What the future holds....

Questioning loyalties in a new and different Amiga era

By Paul Somerfeldt, Contributing Editor, See staff list for e-mail address

First and foremost, allow me to apologize for the lack of the poll results last month. And for the fact that I am not going to submit one again this month. There has only been a total of seven respondents in the past couple of months, and due to life happening right now, I haven't got the time to process those responses in the proper format.

With my apologies to Paul Harvey, "...and now, the rest of the story."

I recently made a decision about my Amiga usage. The Gateway announcement helped push me over the edge, but for the most part, it was not all that important in the scheme of things. You see, I've decided that my Amiga days are numbered, at least in regards to it being my main computer. And considering how often I use my Atari computer, it is unlikely that this machine will be used much once the new machine is acquired.

Starting with the Gateway announcement, I have to say that it is good news. Anyone who expected the Amiga NOT to be remolded in Gateway's image was foolish. Reading between the lines, however, I see that I will have to buy all new software. However, even as advanced as the computer may be, and as a result the software, I will have to wait until the year 2000 to buy it. That's a two-year wait for a machine that offers no guarantees about anything. Many promises, but no guarantees. As the man says, "Show me the money." Or, alternatively, "Build it, and they will come." Gateway, in six months I will be buying a new computer, but it will not be an Amiga. If your new product does not include networking, then the chances of my buying an Amiga once it is released are slim.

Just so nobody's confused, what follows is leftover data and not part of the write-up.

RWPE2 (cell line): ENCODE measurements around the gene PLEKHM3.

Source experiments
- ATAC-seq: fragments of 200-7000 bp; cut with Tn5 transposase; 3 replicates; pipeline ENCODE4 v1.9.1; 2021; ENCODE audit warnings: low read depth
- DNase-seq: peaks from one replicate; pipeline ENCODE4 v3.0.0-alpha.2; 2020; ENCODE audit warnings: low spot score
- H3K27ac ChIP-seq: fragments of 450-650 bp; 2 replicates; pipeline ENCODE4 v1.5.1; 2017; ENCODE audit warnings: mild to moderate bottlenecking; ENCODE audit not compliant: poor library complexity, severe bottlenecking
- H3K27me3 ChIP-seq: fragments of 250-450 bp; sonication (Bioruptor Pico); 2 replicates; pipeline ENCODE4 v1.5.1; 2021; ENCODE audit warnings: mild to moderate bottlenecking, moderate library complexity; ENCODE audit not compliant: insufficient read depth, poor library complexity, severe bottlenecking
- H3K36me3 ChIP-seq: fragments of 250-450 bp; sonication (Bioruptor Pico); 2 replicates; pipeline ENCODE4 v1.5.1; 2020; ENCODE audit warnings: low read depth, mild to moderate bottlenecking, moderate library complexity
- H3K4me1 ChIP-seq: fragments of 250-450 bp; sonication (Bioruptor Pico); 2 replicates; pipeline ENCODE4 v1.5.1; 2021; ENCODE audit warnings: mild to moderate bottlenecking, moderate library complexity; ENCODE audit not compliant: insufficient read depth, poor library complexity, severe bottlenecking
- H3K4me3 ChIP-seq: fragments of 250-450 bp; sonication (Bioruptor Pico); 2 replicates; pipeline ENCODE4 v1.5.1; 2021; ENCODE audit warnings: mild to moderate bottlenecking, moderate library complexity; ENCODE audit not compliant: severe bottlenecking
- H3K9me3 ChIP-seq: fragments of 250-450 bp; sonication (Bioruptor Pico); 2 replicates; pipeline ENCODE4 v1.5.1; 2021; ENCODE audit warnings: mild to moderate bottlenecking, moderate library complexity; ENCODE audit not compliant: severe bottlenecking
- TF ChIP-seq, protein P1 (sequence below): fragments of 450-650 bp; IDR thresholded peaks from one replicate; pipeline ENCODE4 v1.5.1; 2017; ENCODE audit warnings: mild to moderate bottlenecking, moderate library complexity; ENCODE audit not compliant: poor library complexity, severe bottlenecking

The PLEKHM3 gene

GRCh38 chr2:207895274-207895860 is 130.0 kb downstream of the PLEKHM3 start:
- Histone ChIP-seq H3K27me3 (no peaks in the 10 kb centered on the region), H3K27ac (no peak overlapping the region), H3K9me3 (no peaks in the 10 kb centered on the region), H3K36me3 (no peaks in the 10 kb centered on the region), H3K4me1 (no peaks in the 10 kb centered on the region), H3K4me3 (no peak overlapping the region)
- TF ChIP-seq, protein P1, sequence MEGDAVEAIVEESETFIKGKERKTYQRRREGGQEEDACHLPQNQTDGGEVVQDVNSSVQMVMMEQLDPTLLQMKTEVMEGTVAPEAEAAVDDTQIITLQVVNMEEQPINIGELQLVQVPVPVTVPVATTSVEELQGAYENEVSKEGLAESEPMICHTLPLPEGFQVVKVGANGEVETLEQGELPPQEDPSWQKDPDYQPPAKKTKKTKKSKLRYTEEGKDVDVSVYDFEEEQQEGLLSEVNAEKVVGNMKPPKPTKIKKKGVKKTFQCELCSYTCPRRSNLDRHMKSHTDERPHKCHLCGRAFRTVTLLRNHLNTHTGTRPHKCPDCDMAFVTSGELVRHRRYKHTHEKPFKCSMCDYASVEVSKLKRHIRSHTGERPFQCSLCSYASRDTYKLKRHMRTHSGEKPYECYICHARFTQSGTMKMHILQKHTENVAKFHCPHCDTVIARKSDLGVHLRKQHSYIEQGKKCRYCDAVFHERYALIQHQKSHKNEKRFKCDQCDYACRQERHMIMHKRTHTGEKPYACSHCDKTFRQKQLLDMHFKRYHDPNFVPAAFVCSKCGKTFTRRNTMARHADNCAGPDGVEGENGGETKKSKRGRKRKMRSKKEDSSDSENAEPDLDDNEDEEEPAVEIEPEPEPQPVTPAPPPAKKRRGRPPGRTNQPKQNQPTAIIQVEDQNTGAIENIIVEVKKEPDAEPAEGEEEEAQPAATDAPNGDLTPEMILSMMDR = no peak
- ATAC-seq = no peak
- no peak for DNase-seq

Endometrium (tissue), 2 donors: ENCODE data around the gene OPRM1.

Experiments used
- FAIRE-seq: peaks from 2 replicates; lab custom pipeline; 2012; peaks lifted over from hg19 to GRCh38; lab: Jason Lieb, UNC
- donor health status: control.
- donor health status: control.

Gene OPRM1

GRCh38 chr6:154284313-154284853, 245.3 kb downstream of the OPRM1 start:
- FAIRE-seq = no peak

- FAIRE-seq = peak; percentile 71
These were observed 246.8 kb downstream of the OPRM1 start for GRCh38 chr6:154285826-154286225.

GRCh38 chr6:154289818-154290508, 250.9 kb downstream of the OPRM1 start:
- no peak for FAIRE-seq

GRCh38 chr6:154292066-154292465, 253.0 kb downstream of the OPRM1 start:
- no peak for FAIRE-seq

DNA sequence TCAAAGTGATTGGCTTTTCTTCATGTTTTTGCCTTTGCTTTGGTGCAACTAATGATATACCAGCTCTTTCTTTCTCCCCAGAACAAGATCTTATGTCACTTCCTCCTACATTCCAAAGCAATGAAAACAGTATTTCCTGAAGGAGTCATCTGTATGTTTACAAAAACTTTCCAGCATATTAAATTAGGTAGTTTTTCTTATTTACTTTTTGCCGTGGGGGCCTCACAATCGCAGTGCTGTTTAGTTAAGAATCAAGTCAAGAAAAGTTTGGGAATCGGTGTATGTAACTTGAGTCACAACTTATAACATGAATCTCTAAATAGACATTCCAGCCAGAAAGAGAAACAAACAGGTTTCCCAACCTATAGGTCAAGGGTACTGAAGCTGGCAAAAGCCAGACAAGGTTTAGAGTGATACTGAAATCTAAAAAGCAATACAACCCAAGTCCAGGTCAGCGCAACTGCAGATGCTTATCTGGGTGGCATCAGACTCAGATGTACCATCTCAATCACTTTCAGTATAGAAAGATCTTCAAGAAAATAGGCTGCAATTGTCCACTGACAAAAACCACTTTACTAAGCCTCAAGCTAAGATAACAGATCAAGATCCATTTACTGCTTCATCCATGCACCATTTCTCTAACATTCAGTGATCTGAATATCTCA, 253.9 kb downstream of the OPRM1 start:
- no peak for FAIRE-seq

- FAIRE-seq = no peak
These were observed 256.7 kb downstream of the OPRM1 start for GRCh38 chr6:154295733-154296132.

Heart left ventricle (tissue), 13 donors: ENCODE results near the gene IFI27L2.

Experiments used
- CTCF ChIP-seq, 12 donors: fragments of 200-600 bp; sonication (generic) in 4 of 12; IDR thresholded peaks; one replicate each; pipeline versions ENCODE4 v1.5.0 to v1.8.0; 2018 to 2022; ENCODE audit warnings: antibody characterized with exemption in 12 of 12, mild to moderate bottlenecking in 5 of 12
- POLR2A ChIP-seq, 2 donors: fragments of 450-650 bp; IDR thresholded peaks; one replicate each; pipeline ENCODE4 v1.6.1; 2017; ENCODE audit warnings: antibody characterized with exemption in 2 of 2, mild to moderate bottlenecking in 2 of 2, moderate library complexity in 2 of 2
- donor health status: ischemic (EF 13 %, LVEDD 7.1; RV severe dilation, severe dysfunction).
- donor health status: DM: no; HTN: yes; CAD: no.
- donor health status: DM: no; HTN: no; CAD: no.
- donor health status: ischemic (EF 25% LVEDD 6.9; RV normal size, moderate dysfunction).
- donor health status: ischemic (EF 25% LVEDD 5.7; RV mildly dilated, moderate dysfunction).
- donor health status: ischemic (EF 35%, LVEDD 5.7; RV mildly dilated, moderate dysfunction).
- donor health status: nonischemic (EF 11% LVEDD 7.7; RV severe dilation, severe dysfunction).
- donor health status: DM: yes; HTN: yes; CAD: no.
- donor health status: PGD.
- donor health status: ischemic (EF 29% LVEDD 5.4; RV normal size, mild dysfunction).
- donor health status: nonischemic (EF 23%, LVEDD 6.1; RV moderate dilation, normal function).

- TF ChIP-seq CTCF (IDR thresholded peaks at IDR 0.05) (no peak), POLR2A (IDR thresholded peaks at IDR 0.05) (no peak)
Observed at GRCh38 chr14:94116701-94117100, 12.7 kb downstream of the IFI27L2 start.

Due to an event at work I was reminded of why I bought my Amiga in the first place. I saw the incredible potential of the Video Toaster back in '91, but I never had the money to buy one. Now that I can afford it, I can't justify the expenditure. I can justify the purchase price of a 3D animation package such as Lightwave. And with the new technologies such as Firewire, the Amiga is rendered (pun not really intended) obsolete. Now comes the long and difficult task of deciding what to replace this machine with.

And on that note, I must practice that very thing that I preached a few months ago. I must start my search by coming up with a coherent list of the things that I want to do with the new machine. I follow that with exploring the tools that I need to accomplish that goal. One of those tools will be the computer, and with it, the operating system.

It's been an interesting ride, and I've learned a lot in the last 7 years. Time for one last cliche: Tomorrow is another day.

Return to the June 1998 (Volume 2 Issue 11) Main Index